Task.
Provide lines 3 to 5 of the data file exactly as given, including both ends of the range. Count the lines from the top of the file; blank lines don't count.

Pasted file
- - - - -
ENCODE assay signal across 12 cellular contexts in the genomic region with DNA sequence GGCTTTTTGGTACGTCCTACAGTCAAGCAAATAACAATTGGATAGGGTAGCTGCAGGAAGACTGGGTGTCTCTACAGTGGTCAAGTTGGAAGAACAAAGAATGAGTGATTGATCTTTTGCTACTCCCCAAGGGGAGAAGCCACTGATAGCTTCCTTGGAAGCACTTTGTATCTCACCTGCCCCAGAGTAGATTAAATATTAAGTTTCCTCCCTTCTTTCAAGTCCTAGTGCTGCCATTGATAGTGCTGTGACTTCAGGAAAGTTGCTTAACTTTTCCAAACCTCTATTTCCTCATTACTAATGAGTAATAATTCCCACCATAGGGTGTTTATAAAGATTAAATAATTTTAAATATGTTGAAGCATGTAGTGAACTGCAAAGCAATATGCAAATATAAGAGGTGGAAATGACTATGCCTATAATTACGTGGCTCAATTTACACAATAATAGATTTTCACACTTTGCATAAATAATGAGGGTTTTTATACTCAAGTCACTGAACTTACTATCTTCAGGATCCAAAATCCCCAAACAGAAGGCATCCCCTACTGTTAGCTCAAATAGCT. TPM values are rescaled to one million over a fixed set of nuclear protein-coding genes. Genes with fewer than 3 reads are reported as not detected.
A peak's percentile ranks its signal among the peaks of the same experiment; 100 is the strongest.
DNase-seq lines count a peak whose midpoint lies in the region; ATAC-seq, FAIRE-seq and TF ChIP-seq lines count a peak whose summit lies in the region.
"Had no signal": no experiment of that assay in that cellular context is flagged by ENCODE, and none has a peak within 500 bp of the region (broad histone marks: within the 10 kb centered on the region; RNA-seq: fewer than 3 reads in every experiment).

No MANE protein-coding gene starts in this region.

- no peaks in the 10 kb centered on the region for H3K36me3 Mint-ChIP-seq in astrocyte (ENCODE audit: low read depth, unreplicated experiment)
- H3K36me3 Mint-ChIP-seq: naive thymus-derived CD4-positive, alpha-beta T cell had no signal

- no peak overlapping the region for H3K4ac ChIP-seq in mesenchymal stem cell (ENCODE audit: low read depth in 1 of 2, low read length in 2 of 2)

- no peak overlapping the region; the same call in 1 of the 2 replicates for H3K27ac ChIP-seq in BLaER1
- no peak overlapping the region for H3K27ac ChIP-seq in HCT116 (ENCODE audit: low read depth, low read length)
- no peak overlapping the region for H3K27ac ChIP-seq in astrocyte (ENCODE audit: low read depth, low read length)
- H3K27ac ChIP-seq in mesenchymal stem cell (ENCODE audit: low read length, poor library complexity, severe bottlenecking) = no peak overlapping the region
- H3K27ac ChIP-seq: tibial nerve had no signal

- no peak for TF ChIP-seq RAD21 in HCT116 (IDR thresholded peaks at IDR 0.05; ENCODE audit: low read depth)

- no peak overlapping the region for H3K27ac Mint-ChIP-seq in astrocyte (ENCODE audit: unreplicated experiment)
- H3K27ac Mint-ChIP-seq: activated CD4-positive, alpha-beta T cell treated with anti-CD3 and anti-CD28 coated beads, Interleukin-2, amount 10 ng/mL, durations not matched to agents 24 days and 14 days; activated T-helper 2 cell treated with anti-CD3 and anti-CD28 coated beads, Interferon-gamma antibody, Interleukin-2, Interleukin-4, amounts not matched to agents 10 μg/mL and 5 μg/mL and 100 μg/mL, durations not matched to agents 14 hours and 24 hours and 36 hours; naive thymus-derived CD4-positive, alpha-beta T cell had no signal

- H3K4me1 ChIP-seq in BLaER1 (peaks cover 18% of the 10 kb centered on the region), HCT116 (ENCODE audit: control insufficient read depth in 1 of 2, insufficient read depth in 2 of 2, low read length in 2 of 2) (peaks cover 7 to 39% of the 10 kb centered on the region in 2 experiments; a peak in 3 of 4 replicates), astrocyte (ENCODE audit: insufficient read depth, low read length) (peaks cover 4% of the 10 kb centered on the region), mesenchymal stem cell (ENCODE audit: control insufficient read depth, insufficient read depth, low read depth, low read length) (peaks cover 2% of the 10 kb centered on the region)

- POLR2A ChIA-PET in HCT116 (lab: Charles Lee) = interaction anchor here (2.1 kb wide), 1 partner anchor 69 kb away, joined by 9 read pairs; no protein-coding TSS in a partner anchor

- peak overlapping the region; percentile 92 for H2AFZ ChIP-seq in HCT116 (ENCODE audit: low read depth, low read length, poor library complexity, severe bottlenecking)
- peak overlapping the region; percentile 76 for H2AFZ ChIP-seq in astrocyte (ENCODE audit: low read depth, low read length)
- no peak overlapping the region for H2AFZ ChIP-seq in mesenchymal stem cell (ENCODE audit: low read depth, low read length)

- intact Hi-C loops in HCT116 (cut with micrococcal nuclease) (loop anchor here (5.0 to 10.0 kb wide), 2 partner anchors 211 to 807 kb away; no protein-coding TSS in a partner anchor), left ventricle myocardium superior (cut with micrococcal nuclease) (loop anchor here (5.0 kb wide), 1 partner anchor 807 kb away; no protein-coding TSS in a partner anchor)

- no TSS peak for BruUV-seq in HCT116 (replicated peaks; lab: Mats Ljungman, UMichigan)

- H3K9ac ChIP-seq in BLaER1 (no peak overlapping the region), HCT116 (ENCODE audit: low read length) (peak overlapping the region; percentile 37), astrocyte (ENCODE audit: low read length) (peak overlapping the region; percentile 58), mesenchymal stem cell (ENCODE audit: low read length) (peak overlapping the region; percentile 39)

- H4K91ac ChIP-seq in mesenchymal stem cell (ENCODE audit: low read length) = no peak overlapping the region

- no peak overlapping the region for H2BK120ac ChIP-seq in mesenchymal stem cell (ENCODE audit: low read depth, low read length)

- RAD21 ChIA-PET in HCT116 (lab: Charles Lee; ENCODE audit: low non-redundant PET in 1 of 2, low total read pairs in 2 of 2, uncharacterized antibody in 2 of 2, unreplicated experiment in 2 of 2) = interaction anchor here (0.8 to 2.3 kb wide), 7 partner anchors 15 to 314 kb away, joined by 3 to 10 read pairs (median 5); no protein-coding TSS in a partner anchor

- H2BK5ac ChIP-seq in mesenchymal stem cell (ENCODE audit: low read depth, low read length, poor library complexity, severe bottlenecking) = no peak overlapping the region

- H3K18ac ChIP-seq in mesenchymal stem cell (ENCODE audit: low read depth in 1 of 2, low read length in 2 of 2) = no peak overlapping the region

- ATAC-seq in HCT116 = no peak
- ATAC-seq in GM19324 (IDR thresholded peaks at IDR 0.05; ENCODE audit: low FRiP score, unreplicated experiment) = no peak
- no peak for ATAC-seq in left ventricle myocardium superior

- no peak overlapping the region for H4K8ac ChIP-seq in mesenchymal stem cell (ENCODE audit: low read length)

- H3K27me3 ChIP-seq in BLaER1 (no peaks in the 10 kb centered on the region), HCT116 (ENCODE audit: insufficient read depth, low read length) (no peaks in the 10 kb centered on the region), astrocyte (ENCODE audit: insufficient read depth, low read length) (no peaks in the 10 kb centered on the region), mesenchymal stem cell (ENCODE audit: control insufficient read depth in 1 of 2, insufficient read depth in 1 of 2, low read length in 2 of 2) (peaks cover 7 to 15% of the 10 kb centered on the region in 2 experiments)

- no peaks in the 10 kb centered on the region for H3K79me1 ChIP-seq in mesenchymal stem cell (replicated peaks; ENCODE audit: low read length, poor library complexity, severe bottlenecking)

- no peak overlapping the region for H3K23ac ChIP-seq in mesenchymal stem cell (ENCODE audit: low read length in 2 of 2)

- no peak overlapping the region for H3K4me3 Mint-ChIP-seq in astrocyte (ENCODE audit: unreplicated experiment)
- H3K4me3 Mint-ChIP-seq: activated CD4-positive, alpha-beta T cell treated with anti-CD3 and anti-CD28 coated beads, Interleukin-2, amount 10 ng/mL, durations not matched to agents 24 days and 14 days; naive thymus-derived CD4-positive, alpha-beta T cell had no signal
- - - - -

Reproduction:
DNase-seq lines count a peak whose midpoint lies in the region; ATAC-seq, FAIRE-seq and TF ChIP-seq lines count a peak whose summit lies in the region.
"Had no signal": no experiment of that assay in that cellular context is flagged by ENCODE, and none has a peak within 500 bp of the region (broad histone marks: within the 10 kb centered on the region; RNA-seq: fewer than 3 reads in every experiment).

No MANE protein-coding gene starts in this region.